Two days before the Barcolana – the world’s largest sailing race – Trieste, Italy, was abuzz not with the usual pre-race excitement but with a shocking turn of events. Milos Radonjic, the skipper of the 24-meter racer Maxi Jena and one of the race favorites, was taken into custody.
Radonjic is now in the maximum-security prison in Tolmezzo, Udine, facing charges of drug trafficking and money laundering. The sailing community, blindsided by the incident, is left grappling with the implications.
Radonjic, a 33-year-old Montenegrin, is no ordinary detainee. The US authorities have painted him as a dangerous boss of the Kavac clan, a transnational criminal organization allegedly involved in an attempt to smuggle over two tons of cocaine from Ecuador and Colombia to Europe. The skipper, known as ‘the Pirate of the Unknown’, is accused of coordinating this mammoth drug transportation, with the US investigation resting on intercepted communications and encrypted messages.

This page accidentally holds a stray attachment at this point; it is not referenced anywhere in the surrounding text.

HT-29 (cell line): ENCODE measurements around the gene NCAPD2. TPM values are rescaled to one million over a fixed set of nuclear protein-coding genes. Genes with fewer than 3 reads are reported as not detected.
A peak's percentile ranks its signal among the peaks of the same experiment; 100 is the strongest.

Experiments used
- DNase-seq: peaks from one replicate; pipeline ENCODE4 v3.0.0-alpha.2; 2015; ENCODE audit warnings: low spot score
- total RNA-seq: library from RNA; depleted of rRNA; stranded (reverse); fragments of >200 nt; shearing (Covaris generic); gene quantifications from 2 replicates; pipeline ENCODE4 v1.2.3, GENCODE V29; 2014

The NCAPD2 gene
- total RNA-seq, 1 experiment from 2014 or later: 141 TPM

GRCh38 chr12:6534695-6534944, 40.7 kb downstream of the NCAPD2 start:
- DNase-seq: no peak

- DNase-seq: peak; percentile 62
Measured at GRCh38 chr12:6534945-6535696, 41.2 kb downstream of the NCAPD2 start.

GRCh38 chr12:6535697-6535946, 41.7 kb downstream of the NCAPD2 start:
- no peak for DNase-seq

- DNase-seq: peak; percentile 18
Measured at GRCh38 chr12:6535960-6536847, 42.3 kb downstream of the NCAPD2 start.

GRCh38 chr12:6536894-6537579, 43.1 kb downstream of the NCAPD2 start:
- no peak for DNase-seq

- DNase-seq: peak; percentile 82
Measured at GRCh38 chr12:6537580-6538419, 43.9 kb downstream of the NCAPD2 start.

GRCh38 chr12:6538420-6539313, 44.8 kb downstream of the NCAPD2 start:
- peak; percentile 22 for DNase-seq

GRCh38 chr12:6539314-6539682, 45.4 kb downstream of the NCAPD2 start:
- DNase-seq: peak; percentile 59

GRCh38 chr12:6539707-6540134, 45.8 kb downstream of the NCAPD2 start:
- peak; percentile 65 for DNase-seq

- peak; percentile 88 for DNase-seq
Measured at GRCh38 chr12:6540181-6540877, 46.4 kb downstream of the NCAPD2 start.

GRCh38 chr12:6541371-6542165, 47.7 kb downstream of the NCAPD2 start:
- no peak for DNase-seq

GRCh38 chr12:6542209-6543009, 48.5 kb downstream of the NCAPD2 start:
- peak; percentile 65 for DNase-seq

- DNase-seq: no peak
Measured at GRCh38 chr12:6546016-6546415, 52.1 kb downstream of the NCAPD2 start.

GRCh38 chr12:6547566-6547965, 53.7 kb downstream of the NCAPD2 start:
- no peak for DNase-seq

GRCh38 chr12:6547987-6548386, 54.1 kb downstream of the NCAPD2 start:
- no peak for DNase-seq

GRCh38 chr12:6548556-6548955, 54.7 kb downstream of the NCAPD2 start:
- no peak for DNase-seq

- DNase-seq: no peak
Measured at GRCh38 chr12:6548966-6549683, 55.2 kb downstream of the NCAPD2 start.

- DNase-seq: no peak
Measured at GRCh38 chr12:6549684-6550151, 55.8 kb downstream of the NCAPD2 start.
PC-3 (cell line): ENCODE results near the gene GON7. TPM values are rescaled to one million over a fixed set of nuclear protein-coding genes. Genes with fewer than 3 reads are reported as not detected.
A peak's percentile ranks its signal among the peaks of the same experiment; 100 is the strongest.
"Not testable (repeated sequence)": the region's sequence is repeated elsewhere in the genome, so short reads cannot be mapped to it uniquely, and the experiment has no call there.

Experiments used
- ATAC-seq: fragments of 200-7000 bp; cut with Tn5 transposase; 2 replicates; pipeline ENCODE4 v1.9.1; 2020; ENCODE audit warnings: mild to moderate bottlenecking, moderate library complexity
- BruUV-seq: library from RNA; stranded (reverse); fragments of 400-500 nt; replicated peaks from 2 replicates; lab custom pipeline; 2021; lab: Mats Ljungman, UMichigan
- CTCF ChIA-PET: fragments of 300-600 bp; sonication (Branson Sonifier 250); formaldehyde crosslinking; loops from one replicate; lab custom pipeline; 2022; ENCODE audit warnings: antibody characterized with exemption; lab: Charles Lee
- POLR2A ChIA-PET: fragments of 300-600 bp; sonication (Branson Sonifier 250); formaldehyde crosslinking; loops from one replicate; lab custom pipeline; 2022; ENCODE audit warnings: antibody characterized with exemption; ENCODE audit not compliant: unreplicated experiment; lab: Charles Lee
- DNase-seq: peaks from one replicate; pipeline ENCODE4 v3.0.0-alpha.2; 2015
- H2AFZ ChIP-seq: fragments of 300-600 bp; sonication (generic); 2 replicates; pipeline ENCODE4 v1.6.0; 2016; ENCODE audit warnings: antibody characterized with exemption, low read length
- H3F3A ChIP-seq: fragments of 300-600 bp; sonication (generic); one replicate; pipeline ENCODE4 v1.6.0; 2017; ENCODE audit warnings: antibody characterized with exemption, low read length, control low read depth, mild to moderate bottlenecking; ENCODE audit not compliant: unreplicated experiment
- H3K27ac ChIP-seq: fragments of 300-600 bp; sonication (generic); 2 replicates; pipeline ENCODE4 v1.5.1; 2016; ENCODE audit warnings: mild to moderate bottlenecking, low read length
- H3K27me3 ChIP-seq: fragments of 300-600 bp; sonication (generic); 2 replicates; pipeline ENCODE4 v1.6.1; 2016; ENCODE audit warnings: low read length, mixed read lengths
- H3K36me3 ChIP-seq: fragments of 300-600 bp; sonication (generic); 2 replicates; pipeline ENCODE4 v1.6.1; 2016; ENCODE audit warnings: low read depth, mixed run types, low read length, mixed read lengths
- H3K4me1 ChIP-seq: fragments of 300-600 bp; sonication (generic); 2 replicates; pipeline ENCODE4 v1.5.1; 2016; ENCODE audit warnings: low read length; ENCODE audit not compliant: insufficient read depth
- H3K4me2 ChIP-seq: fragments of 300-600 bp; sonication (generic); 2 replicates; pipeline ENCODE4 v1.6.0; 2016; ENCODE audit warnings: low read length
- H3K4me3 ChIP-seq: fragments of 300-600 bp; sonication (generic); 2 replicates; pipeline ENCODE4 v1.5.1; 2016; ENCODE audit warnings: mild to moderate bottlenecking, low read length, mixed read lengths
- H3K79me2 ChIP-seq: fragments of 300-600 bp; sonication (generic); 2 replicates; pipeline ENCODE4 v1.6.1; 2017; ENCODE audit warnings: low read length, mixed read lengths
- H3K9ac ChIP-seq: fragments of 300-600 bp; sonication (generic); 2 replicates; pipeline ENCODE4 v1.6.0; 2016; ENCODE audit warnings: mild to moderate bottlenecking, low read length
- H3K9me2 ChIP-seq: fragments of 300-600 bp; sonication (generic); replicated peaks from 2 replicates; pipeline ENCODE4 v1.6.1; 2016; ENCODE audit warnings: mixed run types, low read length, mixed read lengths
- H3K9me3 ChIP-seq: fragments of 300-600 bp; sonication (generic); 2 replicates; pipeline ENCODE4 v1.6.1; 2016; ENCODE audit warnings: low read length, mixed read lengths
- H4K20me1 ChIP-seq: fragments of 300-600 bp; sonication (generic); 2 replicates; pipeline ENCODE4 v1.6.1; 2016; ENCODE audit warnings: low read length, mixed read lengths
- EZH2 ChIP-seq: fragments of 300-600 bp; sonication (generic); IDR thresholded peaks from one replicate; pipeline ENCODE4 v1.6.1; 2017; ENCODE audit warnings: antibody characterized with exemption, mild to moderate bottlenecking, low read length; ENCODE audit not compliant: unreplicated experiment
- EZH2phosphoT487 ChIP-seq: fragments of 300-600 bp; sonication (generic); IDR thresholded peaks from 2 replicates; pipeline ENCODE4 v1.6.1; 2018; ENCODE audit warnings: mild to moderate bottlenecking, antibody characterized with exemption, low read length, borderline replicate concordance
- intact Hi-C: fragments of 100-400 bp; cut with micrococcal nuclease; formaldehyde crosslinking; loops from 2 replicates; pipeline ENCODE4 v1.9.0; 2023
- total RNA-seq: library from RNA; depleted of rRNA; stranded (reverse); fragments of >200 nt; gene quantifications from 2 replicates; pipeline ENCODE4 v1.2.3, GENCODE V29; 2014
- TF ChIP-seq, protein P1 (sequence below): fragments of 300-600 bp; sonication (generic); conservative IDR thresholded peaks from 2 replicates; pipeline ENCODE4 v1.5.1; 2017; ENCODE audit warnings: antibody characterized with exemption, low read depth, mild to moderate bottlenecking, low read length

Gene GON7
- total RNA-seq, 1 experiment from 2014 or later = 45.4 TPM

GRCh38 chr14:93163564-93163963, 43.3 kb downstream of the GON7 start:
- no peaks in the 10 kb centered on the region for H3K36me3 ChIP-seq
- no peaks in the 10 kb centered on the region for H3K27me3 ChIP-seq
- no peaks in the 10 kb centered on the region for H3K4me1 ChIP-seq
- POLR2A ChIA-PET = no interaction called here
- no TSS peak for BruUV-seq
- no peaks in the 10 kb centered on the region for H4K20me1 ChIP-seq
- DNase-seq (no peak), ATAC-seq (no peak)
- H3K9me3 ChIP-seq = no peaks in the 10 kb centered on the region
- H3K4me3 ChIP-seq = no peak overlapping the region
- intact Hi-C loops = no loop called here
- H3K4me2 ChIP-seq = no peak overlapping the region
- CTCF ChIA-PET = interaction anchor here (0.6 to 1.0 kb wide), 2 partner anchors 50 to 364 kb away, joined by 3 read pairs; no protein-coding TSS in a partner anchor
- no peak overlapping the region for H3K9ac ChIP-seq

Despite the strong allegations, Radonjic maintains his innocence, asserting that he’s a victim of mistaken identity. His claim, however, fell on deaf ears, as fingerprint checks, passport records, and phone records confirmed he was the alleged drug trafficker.
Radonjic’s arrest sent ripples through the Barcolana regatta. Even though the Maxi Jena crew participated without their skipper and finished fourth, they were later disqualified for twice using the engine in violation of race rules. The disqualification, coupled with Radonjic’s arrest, cast a pall over the team, raising numerous questions about the world of professional sailing.